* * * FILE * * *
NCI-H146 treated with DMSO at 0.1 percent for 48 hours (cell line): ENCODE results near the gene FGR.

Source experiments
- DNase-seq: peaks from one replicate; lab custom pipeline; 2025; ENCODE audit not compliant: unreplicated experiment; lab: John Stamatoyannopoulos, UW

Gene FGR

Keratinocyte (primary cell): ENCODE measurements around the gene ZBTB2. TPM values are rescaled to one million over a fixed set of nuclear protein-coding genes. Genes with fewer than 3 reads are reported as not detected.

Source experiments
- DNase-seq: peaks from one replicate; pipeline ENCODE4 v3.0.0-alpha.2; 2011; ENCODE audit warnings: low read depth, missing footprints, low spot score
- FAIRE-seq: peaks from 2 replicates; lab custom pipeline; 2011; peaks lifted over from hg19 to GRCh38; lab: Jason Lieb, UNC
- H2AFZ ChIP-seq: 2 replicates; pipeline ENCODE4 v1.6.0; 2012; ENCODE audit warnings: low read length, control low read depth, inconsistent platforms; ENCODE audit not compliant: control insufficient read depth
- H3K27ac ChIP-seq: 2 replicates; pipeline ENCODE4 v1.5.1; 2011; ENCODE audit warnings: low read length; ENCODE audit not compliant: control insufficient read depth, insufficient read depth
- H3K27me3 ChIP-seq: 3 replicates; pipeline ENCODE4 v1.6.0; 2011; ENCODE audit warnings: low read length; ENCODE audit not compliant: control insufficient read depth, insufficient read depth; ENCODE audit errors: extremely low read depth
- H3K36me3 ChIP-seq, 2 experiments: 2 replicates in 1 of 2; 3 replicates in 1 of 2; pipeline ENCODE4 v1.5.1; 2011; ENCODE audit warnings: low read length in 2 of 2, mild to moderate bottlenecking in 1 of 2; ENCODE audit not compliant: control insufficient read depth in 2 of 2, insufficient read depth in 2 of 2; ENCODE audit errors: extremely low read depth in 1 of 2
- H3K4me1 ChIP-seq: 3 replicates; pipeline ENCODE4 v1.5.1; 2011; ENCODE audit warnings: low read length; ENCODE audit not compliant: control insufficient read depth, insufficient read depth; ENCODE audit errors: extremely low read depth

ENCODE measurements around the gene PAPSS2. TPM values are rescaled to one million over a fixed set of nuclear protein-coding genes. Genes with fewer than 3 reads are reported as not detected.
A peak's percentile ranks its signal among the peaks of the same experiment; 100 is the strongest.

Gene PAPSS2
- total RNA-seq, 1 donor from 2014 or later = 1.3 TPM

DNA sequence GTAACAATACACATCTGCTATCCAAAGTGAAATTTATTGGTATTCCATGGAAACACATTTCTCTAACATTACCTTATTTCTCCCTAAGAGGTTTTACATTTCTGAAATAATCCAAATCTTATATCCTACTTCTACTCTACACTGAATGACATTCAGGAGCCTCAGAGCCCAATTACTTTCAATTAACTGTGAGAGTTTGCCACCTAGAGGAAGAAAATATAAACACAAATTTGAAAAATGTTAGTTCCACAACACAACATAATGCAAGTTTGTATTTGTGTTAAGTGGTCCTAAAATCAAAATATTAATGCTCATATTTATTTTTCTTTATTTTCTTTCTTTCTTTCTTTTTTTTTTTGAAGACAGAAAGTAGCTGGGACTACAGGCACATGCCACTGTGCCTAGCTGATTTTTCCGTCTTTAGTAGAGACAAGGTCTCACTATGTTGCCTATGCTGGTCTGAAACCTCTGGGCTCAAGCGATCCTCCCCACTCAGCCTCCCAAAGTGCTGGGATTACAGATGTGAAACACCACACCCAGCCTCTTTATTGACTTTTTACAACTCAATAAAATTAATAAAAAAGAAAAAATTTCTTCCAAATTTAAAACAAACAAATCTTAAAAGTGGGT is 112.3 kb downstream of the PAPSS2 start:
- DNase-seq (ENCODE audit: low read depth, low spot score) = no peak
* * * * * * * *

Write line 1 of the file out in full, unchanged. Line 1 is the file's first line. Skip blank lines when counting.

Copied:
NCI-H146 treated with DMSO at 0.1 percent for 48 hours (cell line): ENCODE results near the gene FGR.